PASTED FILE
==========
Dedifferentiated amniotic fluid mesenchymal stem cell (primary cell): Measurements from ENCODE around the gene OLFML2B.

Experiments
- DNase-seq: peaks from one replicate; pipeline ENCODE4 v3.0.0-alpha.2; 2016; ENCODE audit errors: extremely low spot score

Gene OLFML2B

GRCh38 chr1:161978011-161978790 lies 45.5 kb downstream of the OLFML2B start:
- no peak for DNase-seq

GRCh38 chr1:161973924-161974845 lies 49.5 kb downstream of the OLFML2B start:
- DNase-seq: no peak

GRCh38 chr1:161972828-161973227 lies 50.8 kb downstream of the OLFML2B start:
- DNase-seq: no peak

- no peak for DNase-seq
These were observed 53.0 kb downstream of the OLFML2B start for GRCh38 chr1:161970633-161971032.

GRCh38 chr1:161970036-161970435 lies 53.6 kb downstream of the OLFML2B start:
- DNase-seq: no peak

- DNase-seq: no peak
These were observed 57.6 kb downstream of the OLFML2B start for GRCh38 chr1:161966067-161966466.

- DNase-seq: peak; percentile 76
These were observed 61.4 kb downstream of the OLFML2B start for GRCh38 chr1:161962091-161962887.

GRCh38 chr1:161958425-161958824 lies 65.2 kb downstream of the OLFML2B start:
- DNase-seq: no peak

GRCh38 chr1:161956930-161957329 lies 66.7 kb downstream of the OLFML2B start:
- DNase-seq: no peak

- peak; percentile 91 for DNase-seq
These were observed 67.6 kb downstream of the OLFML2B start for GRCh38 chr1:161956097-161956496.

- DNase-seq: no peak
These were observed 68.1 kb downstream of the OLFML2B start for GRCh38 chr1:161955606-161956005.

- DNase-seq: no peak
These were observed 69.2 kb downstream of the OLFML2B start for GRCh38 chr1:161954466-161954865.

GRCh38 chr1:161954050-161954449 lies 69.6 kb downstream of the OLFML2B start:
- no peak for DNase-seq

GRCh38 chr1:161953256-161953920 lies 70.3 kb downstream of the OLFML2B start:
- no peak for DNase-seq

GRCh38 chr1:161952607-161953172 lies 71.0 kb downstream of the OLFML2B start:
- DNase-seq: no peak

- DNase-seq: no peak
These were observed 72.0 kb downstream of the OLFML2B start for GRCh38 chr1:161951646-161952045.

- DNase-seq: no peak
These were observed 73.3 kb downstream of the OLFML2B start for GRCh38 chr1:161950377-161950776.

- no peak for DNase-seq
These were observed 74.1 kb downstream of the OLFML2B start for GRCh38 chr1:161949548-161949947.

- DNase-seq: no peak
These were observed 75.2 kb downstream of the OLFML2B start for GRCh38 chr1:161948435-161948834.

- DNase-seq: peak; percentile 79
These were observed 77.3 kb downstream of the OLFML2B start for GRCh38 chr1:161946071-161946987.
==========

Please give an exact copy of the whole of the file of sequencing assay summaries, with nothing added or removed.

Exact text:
Dedifferentiated amniotic fluid mesenchymal stem cell (primary cell): Measurements from ENCODE around the gene OLFML2B.

Experiments
- DNase-seq: peaks from one replicate; pipeline ENCODE4 v3.0.0-alpha.2; 2016; ENCODE audit errors: extremely low spot score

Gene OLFML2B

GRCh38 chr1:161978011-161978790 lies 45.5 kb downstream of the OLFML2B start:
- no peak for DNase-seq

GRCh38 chr1:161973924-161974845 lies 49.5 kb downstream of the OLFML2B start:
- DNase-seq: no peak

GRCh38 chr1:161972828-161973227 lies 50.8 kb downstream of the OLFML2B start:
- DNase-seq: no peak

- no peak for DNase-seq
These were observed 53.0 kb downstream of the OLFML2B start for GRCh38 chr1:161970633-161971032.

GRCh38 chr1:161970036-161970435 lies 53.6 kb downstream of the OLFML2B start:
- DNase-seq: no peak

- DNase-seq: no peak
These were observed 57.6 kb downstream of the OLFML2B start for GRCh38 chr1:161966067-161966466.

- DNase-seq: peak; percentile 76
These were observed 61.4 kb downstream of the OLFML2B start for GRCh38 chr1:161962091-161962887.

GRCh38 chr1:161958425-161958824 lies 65.2 kb downstream of the OLFML2B start:
- DNase-seq: no peak

GRCh38 chr1:161956930-161957329 lies 66.7 kb downstream of the OLFML2B start:
- DNase-seq: no peak

- peak; percentile 91 for DNase-seq
These were observed 67.6 kb downstream of the OLFML2B start for GRCh38 chr1:161956097-161956496.

- DNase-seq: no peak
These were observed 68.1 kb downstream of the OLFML2B start for GRCh38 chr1:161955606-161956005.

- DNase-seq: no peak
These were observed 69.2 kb downstream of the OLFML2B start for GRCh38 chr1:161954466-161954865.

GRCh38 chr1:161954050-161954449 lies 69.6 kb downstream of the OLFML2B start:
- no peak for DNase-seq

GRCh38 chr1:161953256-161953920 lies 70.3 kb downstream of the OLFML2B start:
- no peak for DNase-seq

GRCh38 chr1:161952607-161953172 lies 71.0 kb downstream of the OLFML2B start:
- DNase-seq: no peak

- DNase-seq: no peak
These were observed 72.0 kb downstream of the OLFML2B start for GRCh38 chr1:161951646-161952045.

- DNase-seq: no peak
These were observed 73.3 kb downstream of the OLFML2B start for GRCh38 chr1:161950377-161950776.

- no peak for DNase-seq
These were observed 74.1 kb downstream of the OLFML2B start for GRCh38 chr1:161949548-161949947.

- DNase-seq: no peak
These were observed 75.2 kb downstream of the OLFML2B start for GRCh38 chr1:161948435-161948834.

- DNase-seq: peak; percentile 79
These were observed 77.3 kb downstream of the OLFML2B start for GRCh38 chr1:161946071-161946987.